Walking into spaces like the ROM's Roman or Greek galleries for example, we are greeted by sculptures that seem larger than life and it is only when we get to the very end, at the back corner of the Greek gallery that we really get a hint. Above the white miniature model of the Acropolis of Athens is a painted replica of part of one of the friezes from the Parthenon.

Fortunately, the Stiftung Archaologie foundation has been collaborating with numerous institutions to conduct research, create reconstructions , publish and put on 24 exhibitions from across Europe and North America. 
Warrior's head from Aphaia Temple  (c) Vinzenz Brinkmann, Stiftung Archäologie & Eva Maria Czako-Stresow (Athena, Aphaia Temple East Pediment) & Franz Kaufmann
Ultraviolet Fluorescence. Warrior's head from Aphaia Temple  (c) Vinzenz Brinkmann, Stiftung Archäologie & Eva Maria Czako-Stresow (Athena, Aphaia Temple East Pediment) & Franz Kaufmann
File:NAMABG-Colored Alexander Sarcophagus 2.JPG
Coloured Alexander Sarcophagus. Source
Portrait of Caligula. (c) Vinzenz Brinkmann

File:NAMABG-Aphaia Athena statue.JPG
Aphaia Athena Source

We also have a whole history of Neoclassical sculpture that took inspiration from and reinforces this colourless aesthetic. The unfortunate thing is that upon seeing these colours, some have decried that the colours are “tacky, 'ugly” or "funky".

China's Terracotta Army

File:Teracotta army pit 1 20090717-02.JPG
Pit 1 Source
Also once quite vibrant and vivid.

Digital Reconstruction by National Geographic
Digital Reconstruction by National Geographic
© O. Louis Mazzatenta Source

Maya Architecture

Stucco frieze at Holmul painted red with blue, green and yellow. F. Estrada-Belli
Aside from being thrown into the Mayaincatec mix up or perhaps because of it, the Maya are also often framed as being dark or dreary, along with pop culture fixations on ritual sacrifice.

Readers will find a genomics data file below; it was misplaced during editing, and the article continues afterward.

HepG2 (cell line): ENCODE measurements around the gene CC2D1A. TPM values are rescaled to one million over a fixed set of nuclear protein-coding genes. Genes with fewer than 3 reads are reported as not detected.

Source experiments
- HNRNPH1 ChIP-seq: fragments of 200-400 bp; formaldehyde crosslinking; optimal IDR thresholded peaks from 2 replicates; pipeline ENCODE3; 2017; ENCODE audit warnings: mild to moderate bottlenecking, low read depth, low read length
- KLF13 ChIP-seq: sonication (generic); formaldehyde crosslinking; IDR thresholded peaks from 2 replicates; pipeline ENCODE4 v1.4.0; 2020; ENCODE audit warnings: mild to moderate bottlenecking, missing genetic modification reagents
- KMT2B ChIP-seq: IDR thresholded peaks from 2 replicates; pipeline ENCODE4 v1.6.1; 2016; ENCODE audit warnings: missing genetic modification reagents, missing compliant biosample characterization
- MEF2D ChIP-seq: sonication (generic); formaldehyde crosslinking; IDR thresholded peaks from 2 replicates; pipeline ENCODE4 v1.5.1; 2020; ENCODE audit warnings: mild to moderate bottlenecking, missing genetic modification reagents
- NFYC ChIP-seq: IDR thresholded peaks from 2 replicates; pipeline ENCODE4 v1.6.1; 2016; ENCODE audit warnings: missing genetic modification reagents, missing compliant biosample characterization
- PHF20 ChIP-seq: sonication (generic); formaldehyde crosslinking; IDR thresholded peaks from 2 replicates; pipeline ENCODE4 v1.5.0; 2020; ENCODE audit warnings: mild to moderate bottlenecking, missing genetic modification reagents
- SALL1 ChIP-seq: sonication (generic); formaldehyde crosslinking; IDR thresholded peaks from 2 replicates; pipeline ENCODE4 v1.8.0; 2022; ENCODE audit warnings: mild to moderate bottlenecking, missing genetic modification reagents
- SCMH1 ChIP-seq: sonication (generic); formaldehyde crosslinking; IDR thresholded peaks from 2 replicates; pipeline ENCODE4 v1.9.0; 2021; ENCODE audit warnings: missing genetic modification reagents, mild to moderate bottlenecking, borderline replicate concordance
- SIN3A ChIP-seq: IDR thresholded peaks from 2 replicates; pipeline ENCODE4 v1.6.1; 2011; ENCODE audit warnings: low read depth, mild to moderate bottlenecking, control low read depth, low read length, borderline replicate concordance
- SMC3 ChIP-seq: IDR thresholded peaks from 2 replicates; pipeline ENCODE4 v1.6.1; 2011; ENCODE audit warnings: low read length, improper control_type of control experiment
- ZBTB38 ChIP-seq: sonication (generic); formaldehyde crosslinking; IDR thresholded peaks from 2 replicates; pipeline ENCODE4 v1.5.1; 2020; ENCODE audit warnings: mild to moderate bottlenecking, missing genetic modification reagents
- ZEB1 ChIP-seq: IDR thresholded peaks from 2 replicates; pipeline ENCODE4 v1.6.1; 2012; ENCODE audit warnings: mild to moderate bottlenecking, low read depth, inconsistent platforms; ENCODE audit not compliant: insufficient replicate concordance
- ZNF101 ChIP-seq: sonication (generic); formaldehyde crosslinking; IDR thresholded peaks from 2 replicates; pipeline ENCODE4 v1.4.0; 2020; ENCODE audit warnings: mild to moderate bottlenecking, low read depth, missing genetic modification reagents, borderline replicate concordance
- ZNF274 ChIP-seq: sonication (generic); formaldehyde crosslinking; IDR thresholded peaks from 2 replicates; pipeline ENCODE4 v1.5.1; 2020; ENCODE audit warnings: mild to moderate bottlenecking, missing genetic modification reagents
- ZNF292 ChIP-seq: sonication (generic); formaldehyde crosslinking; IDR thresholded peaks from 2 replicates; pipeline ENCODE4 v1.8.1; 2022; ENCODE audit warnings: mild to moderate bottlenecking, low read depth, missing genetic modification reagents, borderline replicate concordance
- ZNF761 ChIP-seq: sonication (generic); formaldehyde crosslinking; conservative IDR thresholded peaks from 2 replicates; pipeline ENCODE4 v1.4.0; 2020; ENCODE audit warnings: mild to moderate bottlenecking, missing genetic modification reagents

While not as bright as those in the Classical Mediterranean, the Maya did have occasion to use colours on architecture to varying degrees red, Maya blue, green, yellow were used on stucco. In the case of the Rosalila (see below), mica was mixed in, which could give it a shimmering or "glittering" effect.

El Mirador, Guatemala:

Beyond Apocalypto -- What Maya Empire Looked Like
El Mirador T.W. Rutledge

Templo Rosalila ar Copán, Honduras:

Templo Rosalila replica Source

Acropolis at Nakum, Guatemala:

This reconstruction of the Acropolis of Nakum includes Structures 14 and 15, which were excavated by the authors and are discussed in this article. Other structures are designated by letters or numbers.
Acropolis at Nakum Source.

Perception and Imperative?

Chichen Itza Castillo (Catherwood).jpg
Castillo, Chichen Itza 1843. Fredrick Catherwood
Our contemporary sensibilities seem to enjoy and expect a colourlessness, at least on a personal level and that is certainly fine in one sense, but we do have an imperative to challenge this when it comes to our understanding the past rather than to reproduce this inaccurate view in our museum exhibits.

Of course, there is then the challenge of accurate reconstruction.

For example, approximate hue and chroma!